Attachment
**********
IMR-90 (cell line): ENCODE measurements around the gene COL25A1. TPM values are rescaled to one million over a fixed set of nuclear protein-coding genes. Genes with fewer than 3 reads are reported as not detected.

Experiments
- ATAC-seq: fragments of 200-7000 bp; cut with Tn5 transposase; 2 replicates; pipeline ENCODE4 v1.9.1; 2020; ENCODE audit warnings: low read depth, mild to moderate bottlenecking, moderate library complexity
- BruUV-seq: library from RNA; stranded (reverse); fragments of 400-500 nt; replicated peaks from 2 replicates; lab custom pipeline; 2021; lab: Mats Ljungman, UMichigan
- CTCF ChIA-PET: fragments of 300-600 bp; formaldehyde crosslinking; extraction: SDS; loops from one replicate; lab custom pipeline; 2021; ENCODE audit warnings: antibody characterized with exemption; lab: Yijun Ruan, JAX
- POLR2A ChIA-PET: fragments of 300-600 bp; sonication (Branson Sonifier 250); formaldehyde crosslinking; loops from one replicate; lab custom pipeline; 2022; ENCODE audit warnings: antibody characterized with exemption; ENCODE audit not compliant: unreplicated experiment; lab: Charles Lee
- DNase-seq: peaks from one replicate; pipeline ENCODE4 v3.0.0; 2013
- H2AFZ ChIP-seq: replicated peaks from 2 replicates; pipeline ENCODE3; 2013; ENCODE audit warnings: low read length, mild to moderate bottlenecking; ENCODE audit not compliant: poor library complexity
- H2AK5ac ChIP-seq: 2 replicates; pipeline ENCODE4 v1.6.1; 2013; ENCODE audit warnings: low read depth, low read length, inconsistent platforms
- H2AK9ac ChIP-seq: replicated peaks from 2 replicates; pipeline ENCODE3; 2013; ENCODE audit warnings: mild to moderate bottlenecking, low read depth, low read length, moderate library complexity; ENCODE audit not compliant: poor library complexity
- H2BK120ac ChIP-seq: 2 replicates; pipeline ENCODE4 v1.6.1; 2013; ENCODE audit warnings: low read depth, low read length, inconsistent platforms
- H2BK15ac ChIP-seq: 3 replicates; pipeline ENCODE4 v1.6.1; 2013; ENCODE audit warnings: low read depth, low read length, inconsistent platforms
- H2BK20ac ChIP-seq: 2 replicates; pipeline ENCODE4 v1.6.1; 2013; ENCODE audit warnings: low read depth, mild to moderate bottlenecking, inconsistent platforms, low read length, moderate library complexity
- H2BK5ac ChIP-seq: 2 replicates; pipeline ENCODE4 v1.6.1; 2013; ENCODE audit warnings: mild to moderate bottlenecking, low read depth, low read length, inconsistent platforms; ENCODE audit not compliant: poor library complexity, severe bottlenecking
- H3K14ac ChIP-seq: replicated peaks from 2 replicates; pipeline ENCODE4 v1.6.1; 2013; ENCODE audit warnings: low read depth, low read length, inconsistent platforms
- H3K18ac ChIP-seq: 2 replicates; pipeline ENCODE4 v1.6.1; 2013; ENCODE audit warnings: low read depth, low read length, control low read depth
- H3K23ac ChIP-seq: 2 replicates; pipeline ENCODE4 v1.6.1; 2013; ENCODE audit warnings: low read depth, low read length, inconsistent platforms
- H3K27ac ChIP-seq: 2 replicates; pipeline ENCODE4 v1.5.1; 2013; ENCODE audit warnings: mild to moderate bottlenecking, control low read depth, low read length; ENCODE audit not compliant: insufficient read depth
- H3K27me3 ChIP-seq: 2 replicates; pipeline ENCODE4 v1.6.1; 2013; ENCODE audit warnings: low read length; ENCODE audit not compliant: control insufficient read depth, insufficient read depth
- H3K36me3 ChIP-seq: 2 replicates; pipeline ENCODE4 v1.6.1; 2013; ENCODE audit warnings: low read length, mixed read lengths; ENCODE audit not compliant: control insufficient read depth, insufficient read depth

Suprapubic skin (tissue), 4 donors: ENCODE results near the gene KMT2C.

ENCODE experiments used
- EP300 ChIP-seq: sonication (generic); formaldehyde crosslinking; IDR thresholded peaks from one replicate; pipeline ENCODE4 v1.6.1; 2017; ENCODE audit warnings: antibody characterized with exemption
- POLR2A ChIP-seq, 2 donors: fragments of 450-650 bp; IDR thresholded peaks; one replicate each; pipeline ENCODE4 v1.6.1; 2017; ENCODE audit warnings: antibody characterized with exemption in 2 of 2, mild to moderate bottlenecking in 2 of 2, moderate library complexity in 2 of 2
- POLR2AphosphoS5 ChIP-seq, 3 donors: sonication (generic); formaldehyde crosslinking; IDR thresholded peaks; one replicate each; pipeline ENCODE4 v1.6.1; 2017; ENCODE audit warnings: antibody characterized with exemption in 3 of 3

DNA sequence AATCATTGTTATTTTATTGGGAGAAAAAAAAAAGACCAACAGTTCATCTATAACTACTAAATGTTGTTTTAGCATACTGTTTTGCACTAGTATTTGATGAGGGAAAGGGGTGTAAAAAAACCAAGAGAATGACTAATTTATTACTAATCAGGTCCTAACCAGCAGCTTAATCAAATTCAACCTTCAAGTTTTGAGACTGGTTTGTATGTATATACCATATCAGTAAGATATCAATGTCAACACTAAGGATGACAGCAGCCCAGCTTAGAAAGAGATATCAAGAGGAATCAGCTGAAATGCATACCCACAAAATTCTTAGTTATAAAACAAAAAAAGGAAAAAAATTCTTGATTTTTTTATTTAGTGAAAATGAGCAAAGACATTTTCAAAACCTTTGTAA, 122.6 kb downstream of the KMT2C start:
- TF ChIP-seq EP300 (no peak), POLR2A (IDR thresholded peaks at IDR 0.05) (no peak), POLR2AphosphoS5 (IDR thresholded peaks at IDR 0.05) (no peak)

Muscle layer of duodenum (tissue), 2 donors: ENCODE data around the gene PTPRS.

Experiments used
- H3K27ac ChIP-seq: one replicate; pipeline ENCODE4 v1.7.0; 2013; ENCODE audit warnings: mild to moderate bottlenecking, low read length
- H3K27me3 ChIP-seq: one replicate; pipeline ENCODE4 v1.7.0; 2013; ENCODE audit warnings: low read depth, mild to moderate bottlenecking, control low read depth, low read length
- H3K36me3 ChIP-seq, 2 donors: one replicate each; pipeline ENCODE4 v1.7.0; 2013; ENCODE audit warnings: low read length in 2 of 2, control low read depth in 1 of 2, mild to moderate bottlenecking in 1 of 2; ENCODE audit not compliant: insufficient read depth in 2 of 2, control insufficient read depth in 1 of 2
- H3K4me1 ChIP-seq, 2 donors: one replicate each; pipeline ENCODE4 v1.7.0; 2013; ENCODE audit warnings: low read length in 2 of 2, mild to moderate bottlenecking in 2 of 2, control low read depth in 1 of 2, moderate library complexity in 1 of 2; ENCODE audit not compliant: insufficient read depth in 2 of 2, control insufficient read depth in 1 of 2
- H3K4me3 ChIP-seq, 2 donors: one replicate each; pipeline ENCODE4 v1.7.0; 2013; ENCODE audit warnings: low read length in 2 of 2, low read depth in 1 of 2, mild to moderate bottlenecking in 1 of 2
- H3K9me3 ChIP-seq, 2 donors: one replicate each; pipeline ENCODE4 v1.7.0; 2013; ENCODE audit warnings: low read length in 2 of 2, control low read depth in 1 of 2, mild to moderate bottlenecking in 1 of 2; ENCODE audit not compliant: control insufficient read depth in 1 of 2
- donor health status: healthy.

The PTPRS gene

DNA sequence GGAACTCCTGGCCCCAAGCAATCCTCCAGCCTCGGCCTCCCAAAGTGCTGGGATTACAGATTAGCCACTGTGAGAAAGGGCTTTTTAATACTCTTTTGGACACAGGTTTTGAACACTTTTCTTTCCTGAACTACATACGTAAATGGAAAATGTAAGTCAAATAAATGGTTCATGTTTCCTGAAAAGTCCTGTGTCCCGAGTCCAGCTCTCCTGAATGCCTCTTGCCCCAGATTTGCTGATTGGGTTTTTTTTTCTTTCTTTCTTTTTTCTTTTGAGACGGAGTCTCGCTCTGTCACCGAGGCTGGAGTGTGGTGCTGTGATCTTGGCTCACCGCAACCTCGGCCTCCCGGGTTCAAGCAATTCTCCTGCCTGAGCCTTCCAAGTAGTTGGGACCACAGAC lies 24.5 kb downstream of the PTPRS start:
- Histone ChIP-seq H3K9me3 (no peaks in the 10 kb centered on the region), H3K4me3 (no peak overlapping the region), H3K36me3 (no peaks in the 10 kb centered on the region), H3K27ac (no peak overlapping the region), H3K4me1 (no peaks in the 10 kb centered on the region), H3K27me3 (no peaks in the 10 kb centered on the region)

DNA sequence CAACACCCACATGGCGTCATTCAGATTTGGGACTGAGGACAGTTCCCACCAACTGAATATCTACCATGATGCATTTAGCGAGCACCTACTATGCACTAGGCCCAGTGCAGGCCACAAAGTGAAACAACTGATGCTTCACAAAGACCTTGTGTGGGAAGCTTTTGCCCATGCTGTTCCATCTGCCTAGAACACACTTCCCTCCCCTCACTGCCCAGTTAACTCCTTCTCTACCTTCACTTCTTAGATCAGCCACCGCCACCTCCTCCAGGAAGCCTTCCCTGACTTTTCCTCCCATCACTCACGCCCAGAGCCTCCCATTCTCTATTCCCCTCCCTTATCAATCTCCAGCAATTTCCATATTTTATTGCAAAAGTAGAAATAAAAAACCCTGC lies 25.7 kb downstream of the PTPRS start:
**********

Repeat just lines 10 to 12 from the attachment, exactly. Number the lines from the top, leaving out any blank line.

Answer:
- H2AK9ac ChIP-seq: replicated peaks from 2 replicates; pipeline ENCODE3; 2013; ENCODE audit warnings: mild to moderate bottlenecking, low read depth, low read length, moderate library complexity; ENCODE audit not compliant: poor library complexity
- H2BK120ac ChIP-seq: 2 replicates; pipeline ENCODE4 v1.6.1; 2013; ENCODE audit warnings: low read depth, low read length, inconsistent platforms
- H2BK15ac ChIP-seq: 3 replicates; pipeline ENCODE4 v1.6.1; 2013; ENCODE audit warnings: low read depth, low read length, inconsistent platforms